I have just been back to check on the 109 and give it a quick drive around the compound. It is a bit manic doing an eight hour overnight flight (over 11 hours on duty, including the pre and post flight tasks), getting to Birmingham, collecting the hire car, rushing to the crew hotel for a quick shower and change and then driving to Bedford during the rush hour, then doing several little jobs and seeing old friends before rushing back to Birmingham to get some sleep before flying back – it was a very long day!
The good news is that the 109 is in good shape. The inside seems a little dirtier, but outside seems clean enough, being stored indoors. The rear tyres have gone a little soft, so I’ll need to bring my tyre compressor next time, and the rear fuel tank has sweated at the seams and left a fairly large stain on the concrete floor. Such stains are always alarmist, looking far bigger than really represents the scale of the leak, and the leak has been about for several years (since I bought the vehicle in ’92), so I suspect that the POR15 fuel tank treatment will be quite sufficient to sort that out in the future, along with the under-seat tanks which, having been removed from scrapped MoD vehicles, are fairly old and sweat at the seams too.
The battery was as dead as the proverbial Dodo. I don’t think it’s safe to leave them attached permanently to chargers, even the high end smart chargers, so I’ll continue to put up with the inconvenience of jump starting. On the plus side, the engine fired instantly, as always. In fact, the site owner was shocked at that, given it has been eight months or so since it was last started. It was allowed to idle for a few minutes (while I tidied the jump leads and moved the hire car out) before driving out of the unit. All gear selections were normal and everything worked as it should. The only defect is a single blown bulb in the number plate lamp, The single Vee-belt squealed a little at first, especially when moving the steering, but that soon quietened down as any surface contamination got polished off. All in all, very pleasing.
I am still pondering the future of some technical aspects of the car. It’s noisy at high speed, mostly transmission noise, and I have previously bought an automatic gear box from a Discovery to deal with that, along with the Borg Warner transfer box from an RRC to mate to that unit, that would give the quietest driving and best 4wd system (in my opinion, based on my RRC), but if I fit it, I’ll have to go the IVA route and lose the tax exemption on the vehicle. While not horrific now, I have a nasty feeling that there may be steep road tax rises for diesel vehicles in the future now that they have fallen out of political favour. I’m still considering 4.1:1 diff sets, which if used with overdrive only selected in fourth gear (or low range) should not cause the damage I got when using overdrive with 3.54 diffs. I also rather fancy the idea of automatic torque biasing diffs (in this case Eaton Trutrac, as Ashcroft don’t make 10 spline or Salisbury units) to improve winter road driving, and I’d like to explore any ways of fitting viscous coupling to the forward drive to mimic the Borg Warner box. It’s all harder doing it out here, though, where I have access neither to the 109 or old parts to offer up for comparison. It’s vapour build or wish-list stuff at the moment, but the idea of 4.1 ATB equipped axles is very appealing, and would be just as useful if I can fit the later transmission, even if the noise level issue would be less pressing.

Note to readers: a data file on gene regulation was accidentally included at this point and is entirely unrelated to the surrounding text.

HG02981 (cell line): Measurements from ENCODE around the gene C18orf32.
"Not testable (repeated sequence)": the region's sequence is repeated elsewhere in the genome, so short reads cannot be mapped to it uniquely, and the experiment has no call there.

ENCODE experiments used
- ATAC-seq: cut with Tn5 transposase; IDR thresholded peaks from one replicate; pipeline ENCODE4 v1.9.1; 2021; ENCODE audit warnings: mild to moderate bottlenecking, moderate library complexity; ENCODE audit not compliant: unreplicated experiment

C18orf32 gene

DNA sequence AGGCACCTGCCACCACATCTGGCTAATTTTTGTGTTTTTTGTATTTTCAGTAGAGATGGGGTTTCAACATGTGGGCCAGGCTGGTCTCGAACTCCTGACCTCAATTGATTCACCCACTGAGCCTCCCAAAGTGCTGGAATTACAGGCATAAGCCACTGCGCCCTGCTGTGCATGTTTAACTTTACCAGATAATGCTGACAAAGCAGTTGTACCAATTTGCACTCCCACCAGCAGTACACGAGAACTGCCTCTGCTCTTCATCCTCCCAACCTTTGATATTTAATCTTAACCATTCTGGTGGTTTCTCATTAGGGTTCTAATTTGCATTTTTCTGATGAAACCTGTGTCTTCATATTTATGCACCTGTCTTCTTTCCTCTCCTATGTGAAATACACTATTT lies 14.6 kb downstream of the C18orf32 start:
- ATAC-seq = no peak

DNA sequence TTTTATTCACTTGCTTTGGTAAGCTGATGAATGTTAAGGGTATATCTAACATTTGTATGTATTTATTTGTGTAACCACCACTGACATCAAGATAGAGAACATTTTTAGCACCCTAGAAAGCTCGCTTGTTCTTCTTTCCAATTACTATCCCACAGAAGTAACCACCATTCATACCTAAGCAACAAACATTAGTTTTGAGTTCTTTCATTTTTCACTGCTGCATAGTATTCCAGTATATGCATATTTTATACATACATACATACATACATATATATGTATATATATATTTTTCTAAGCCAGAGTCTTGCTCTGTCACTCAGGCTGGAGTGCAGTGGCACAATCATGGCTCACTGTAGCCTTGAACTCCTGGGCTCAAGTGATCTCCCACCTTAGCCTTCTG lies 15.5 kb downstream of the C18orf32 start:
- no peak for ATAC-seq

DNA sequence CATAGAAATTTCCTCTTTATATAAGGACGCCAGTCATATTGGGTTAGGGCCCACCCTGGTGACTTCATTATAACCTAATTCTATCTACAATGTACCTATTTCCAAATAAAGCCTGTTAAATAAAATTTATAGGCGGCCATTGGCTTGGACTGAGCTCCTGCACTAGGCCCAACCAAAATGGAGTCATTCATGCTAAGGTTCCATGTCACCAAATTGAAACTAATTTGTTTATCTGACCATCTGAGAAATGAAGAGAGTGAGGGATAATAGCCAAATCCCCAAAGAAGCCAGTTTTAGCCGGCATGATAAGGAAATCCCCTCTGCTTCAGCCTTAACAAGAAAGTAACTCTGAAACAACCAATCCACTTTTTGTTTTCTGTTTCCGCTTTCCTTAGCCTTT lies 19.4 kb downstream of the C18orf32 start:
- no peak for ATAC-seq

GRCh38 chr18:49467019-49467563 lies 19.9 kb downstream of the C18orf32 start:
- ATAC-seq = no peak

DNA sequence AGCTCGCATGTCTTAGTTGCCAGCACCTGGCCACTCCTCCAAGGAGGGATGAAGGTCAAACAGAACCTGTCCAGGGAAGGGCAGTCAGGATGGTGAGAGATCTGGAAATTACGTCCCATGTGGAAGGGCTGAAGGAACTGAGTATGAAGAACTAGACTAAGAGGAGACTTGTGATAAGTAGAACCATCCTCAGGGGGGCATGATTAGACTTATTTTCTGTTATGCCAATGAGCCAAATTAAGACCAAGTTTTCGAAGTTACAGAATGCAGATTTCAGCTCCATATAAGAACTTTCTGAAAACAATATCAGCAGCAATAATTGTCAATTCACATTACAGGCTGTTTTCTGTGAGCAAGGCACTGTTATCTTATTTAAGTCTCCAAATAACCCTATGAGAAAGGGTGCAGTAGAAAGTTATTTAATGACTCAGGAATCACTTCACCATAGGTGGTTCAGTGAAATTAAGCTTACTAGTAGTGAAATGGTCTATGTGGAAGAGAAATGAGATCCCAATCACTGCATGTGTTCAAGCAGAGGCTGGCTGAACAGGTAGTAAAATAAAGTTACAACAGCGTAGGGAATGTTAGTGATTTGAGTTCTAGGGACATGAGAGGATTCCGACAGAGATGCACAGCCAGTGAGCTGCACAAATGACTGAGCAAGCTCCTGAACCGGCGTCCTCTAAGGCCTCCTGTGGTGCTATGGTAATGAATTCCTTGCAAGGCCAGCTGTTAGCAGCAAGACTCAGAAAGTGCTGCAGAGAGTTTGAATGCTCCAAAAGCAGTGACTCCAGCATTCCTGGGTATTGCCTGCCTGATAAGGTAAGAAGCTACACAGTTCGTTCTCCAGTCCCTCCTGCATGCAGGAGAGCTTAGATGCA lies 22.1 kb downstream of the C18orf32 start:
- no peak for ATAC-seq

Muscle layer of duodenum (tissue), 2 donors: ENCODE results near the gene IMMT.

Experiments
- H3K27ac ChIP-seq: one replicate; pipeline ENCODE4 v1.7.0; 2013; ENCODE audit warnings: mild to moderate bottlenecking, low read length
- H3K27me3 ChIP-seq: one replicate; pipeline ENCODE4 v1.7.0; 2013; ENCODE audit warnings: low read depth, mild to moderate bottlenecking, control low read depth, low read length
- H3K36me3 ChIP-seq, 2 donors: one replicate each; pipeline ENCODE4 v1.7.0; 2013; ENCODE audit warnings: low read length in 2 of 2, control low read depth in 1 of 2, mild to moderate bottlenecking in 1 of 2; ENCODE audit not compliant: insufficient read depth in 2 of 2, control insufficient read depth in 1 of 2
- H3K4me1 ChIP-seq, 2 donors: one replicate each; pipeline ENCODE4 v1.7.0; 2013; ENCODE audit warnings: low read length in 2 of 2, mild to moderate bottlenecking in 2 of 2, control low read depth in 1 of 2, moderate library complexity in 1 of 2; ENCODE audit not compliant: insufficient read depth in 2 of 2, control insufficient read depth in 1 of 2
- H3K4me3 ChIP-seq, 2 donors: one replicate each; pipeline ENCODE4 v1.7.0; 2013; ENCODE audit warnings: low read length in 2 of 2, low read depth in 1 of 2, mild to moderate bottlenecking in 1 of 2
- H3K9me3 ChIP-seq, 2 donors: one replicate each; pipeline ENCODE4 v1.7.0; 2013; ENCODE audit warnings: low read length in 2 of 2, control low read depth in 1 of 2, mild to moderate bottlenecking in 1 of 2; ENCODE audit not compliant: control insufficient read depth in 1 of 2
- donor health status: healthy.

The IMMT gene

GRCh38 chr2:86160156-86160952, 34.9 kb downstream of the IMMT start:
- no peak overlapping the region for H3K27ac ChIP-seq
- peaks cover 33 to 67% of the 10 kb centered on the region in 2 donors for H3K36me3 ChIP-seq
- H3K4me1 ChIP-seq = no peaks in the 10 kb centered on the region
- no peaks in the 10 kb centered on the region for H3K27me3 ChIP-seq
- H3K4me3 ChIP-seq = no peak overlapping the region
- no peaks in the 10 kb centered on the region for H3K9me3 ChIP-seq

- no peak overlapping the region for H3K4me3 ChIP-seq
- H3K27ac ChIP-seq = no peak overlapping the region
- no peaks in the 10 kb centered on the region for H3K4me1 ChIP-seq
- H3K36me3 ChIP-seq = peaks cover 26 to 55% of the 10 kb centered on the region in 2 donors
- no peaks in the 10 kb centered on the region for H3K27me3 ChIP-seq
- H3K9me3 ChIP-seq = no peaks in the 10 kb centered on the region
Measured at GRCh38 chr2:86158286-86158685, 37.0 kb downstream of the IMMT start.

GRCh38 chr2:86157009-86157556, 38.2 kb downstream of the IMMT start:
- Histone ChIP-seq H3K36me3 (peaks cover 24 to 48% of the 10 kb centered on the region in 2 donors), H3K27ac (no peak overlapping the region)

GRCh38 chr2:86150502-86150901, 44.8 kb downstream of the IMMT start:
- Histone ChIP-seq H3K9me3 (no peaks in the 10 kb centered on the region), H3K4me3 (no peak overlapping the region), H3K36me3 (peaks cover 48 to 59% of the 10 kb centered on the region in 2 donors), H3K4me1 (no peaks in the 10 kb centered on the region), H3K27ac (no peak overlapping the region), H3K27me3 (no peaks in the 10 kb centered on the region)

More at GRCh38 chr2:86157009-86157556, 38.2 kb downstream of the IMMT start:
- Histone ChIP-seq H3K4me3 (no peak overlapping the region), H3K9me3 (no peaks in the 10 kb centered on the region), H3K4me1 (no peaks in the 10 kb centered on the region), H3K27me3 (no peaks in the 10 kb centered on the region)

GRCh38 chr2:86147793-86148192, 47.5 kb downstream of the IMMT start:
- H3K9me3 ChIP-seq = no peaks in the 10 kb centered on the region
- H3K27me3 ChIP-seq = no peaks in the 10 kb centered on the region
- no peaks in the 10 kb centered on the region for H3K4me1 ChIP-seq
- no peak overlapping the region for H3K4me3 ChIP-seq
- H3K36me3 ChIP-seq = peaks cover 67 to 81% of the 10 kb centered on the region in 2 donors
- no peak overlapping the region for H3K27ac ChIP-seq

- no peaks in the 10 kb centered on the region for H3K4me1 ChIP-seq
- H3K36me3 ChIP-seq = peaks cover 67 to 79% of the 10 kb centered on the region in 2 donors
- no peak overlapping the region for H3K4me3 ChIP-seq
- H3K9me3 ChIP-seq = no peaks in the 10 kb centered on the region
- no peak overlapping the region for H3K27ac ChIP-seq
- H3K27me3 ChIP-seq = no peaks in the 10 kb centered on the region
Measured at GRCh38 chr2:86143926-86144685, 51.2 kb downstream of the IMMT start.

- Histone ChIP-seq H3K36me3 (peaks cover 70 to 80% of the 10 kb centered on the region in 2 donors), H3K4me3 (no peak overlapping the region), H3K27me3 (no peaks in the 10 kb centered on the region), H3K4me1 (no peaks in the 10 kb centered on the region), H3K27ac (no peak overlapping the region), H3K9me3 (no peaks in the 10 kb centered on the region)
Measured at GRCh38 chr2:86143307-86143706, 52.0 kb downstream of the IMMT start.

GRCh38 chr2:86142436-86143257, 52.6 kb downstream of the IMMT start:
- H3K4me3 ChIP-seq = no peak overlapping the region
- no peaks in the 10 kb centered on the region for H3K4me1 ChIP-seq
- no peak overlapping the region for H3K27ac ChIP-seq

I also saw Helena’s 2009 90 at Rogers. The people that bought it from us didn’t know how to drive a Defender and had no mechanical respect or sympathy, so had blown the rear diff, the transfer box output shaft and turbo, and decided that it must be the vehicle at fault, not themselves. It seemed very sad to see it unwanted, but other than the removed rear seats (being refit, having been stored rather than sold after removal), it did look in very good order – no dents and only a handful of small, shallow scratches that would polish out. The work that I did on the front wings, lower grille, side steps and rear cross member was all still evident, with no corrosion or marks, so while it wasn’t well driven, neither was it abused. If only I had the money to buy it back and put it in storage too…
Just a quick couple of photos to show the Borg Warner transfer box and the torque converter housing (to take the place of the existing flywheel housing) to mate the ZF auto box to the 200Tdi. The Borg Warner unit has the same low ratio as any … [Continue reading]
I am back in the UK with the family for a not so summery holiday. It's easy to forget how changeable the weather is here! I have been to check on the 109 and to give it a quick drive around the compound in all gear combinations to splash the oil … [Continue reading]
Well, there's no chance of me putting any of this into place for a very long time, but I have bought a Range Rover Classic Borg Warner transfer box and a Discovery 200Tdi ZF22 automatic gear box and associated parts for a retrofit to the 109. Both … [Continue reading]
I had a fleeting visit to the UK (I requested a specific flight pair that meant I flew my folks down to Dubai personally), and used the 24 hours in the UK for a few tasks, including checking on the house and the 109. The result is that both are … [Continue reading]